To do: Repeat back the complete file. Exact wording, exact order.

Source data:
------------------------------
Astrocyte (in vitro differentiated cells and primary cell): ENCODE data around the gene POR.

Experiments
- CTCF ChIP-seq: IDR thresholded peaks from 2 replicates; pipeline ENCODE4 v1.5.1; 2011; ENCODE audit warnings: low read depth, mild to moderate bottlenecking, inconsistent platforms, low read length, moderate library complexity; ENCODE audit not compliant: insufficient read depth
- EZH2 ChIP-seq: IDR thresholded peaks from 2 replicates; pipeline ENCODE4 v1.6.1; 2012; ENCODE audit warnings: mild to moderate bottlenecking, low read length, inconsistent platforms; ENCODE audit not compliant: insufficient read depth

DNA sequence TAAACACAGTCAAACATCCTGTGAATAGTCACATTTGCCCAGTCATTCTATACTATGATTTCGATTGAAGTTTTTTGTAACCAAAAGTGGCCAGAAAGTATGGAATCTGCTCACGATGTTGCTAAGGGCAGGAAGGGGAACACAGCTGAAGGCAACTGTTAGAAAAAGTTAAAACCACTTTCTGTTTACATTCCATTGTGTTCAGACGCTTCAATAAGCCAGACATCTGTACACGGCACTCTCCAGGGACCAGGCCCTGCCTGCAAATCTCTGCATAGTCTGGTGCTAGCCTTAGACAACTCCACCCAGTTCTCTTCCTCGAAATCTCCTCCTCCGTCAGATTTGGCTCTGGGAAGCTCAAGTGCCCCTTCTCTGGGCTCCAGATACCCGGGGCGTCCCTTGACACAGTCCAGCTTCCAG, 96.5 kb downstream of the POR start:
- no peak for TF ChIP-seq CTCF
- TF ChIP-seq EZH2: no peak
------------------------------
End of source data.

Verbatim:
Astrocyte (in vitro differentiated cells and primary cell): ENCODE data around the gene POR.

Experiments
- CTCF ChIP-seq: IDR thresholded peaks from 2 replicates; pipeline ENCODE4 v1.5.1; 2011; ENCODE audit warnings: low read depth, mild to moderate bottlenecking, inconsistent platforms, low read length, moderate library complexity; ENCODE audit not compliant: insufficient read depth
- EZH2 ChIP-seq: IDR thresholded peaks from 2 replicates; pipeline ENCODE4 v1.6.1; 2012; ENCODE audit warnings: mild to moderate bottlenecking, low read length, inconsistent platforms; ENCODE audit not compliant: insufficient read depth

DNA sequence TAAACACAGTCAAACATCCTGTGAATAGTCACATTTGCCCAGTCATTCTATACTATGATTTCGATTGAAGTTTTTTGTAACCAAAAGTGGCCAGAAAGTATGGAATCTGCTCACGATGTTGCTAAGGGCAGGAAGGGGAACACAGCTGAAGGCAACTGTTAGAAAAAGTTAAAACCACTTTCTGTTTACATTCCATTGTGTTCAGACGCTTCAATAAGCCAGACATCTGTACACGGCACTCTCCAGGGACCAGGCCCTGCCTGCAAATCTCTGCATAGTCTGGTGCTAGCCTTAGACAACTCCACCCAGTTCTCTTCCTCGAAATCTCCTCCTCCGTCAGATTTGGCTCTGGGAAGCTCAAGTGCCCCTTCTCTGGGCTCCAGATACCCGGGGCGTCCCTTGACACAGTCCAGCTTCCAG, 96.5 kb downstream of the POR start:
- no peak for TF ChIP-seq CTCF
- TF ChIP-seq EZH2: no peak